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National Invisible Chronic Illness Awareness Week is held annually in September and is a worldwide effort to bring together people who live with invisible chronic illness and those who love them.

Bloggers are welcome to participate anytime, but are encouraged to unite efforts during August and September to increase awareness online and share their experiences as well as encouragement.

A badge is available that says you are blogging during the actual awareness week. These are 200 x 200 pixels. If you column is smaller than this, for example 150×150, just change the dimensions in the html code.

Organizations are encouraged to educate the general public, churches, healthcare professionals and government officials about the impact of living with a chronic illness that is not visually apparent.

Get the Badge

  1. Right click on the badge to download
  2. Link it back to this web site at this link: http://invisibleillnessweek.com
  3. Then write your blog posting.

Submit your blog to a link party at this web site

  1. Come back to invisibleillnessweek.com and submit your blog to our link parties so people can find it! (See the button above in the menu bar.)

When to blog

  1. You can blog at any time as we want people to know about this week during any time of the year. However, here are some tips.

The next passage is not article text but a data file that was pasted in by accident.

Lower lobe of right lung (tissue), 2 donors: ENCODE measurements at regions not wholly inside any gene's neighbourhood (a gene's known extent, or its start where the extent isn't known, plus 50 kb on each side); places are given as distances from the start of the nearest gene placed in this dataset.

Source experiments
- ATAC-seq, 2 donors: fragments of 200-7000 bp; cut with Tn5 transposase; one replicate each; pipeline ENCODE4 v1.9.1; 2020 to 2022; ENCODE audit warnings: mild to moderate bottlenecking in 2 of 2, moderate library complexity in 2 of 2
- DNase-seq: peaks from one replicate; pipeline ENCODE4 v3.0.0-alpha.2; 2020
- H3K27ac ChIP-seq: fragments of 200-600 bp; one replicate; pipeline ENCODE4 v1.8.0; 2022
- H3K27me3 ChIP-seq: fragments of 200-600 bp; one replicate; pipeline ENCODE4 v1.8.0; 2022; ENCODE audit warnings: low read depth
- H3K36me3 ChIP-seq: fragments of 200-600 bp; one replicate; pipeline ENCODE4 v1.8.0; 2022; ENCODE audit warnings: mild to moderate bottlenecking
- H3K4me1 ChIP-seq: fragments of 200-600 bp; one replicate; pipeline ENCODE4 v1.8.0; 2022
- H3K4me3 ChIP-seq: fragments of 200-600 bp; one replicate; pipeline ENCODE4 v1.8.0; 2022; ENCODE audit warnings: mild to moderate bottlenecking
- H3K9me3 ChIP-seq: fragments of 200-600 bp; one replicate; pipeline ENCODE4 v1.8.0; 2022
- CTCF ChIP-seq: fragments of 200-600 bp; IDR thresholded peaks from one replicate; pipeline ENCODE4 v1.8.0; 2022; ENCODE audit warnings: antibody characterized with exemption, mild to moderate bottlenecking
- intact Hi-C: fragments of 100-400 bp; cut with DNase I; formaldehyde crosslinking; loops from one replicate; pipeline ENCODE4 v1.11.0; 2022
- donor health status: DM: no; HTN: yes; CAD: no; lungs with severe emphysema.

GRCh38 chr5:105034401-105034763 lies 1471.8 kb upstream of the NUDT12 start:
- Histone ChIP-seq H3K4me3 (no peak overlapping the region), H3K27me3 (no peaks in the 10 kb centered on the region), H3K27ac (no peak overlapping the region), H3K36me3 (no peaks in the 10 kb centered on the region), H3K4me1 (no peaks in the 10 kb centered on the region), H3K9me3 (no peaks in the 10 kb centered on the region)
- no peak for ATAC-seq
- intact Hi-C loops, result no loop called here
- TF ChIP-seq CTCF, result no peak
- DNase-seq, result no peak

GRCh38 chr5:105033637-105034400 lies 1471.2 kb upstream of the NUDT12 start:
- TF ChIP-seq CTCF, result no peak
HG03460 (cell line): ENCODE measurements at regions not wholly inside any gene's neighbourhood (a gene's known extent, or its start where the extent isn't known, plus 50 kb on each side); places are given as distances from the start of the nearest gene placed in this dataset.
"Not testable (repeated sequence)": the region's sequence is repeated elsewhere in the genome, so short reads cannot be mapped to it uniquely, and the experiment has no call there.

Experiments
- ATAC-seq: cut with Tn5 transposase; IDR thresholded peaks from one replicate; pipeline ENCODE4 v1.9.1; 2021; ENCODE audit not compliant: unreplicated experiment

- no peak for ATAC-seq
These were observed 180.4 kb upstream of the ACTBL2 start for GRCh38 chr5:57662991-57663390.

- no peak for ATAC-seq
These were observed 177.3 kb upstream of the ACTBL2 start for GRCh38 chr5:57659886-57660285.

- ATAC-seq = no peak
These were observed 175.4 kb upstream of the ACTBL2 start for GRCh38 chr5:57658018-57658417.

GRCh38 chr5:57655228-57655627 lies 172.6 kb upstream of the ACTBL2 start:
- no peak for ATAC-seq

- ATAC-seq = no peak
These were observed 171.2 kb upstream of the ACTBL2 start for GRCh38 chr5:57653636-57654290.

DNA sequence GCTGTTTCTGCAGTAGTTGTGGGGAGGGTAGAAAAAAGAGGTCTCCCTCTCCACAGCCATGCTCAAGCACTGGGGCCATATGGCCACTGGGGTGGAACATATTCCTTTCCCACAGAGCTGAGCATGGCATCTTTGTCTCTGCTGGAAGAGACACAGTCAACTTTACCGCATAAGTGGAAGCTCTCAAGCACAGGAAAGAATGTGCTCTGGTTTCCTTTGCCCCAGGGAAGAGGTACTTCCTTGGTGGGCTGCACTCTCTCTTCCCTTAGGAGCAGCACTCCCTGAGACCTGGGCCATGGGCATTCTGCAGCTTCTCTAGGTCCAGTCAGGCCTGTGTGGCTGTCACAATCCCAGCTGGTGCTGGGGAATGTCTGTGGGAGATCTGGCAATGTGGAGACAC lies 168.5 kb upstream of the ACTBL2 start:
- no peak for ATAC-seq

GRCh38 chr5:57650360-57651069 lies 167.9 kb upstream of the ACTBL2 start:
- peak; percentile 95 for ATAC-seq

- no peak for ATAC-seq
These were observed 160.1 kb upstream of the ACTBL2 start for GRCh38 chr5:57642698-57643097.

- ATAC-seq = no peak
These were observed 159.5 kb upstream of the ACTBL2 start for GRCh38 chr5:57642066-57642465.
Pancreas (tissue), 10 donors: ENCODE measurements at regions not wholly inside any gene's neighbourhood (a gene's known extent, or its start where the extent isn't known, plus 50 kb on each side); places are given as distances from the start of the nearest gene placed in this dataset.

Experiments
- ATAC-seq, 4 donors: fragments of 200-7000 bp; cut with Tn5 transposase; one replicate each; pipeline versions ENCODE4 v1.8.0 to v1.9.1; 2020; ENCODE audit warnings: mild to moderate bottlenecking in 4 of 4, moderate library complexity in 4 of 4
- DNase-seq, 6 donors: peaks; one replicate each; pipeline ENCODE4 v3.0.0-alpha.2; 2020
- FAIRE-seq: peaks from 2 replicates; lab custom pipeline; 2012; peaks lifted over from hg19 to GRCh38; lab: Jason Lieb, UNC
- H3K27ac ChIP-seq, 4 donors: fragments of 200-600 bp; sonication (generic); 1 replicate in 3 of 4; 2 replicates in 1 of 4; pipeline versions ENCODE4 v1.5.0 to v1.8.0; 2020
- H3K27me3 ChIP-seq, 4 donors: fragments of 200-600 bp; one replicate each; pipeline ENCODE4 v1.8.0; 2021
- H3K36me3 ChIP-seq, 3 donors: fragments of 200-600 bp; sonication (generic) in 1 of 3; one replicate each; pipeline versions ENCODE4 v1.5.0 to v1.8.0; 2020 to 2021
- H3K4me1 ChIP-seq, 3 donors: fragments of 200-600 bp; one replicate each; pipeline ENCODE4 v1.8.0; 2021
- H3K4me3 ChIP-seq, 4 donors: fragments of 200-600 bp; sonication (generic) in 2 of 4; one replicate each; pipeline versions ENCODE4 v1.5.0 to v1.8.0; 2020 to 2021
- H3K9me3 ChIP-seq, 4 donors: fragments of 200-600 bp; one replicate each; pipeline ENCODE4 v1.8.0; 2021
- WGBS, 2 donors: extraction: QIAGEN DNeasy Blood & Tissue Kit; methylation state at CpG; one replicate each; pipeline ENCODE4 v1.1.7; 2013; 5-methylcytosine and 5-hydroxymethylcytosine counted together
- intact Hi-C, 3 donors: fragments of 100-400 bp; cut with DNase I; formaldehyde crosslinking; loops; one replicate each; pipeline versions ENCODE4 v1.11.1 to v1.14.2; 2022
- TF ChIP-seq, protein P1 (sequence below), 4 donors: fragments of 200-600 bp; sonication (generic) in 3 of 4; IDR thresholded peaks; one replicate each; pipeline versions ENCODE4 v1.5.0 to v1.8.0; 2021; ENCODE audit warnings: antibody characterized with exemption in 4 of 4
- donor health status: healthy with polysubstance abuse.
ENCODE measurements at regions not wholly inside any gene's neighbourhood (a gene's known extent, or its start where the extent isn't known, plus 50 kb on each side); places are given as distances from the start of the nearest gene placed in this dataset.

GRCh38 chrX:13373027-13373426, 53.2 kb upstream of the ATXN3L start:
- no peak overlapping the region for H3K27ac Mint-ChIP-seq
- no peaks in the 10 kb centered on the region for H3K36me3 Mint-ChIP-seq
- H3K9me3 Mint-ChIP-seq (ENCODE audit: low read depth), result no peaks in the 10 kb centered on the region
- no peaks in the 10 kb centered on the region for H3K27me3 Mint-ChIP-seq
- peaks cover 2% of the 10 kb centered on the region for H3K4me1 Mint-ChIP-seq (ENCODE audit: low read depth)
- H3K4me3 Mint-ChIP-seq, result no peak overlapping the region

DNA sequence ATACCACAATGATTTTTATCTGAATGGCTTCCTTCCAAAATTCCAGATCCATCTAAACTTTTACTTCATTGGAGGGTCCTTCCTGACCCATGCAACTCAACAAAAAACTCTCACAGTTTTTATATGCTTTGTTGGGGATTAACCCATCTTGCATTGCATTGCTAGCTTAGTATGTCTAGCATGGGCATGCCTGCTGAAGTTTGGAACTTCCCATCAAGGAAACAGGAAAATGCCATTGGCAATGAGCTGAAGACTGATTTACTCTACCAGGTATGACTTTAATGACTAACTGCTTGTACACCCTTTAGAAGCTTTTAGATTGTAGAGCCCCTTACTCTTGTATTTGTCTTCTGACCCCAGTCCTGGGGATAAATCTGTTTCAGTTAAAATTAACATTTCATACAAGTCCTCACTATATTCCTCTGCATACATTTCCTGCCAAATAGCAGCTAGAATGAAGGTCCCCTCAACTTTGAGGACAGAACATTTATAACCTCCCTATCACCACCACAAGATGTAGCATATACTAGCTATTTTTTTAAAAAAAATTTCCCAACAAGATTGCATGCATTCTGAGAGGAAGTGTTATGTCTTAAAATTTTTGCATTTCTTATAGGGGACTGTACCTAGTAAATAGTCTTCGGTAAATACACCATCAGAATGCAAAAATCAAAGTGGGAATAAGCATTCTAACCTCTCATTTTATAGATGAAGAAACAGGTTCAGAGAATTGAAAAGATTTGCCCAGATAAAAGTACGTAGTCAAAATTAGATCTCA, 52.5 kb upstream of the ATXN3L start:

2. Please post a blog on SEPTEMBER 9, 2013. We hope to have hundreds of blogs participate on this day!

A few ideas to write about

  • You can also participate in our Meme “30 Things About My Invisible Illness You May Not Know” as a great blog post!
  • Write a blog post about your I CHOOSE TO… _____ . What are you choosing to do, think, say, be? Why is this important to not give up on yourself or your dreams when you are chronically ill?
  • Remember that not all of your posts have to have the “it’s so not fair” tone. Write your “best advice” to others who feel invalidated. How have you learned to get past the remarks people have made?
  • Don’t forget families and what they also cope with when one of their members has an illness. And how is it being invisible easier/more difficult for them? For example, if Dad’s illness is invisible, does your son have to cope with his friends wondering why his Dad never participates in the father/son baseball game?
  • Remember caregivers. Any thanks, thoughts?
  • Remember all the aspects of living with invisible illness. Being a parent, a spouse, an adult child (who is maybe a caregiver too), a neighbor, etc.
  • Don’t forget about all the kids who have illness too!
  • Cancer can be considered an invisible illness, as are things like eating disorders, mental illness and the list goes on.
  • Got others? Share them!

IMPORTANT: We hope to blow those Google Alerts apart on Sept 9th with blogs all over the internet posting about invisible illness issues as we have in years past. Remember that with most blogging programs you can even write it in advance and have your post published on September 9th.

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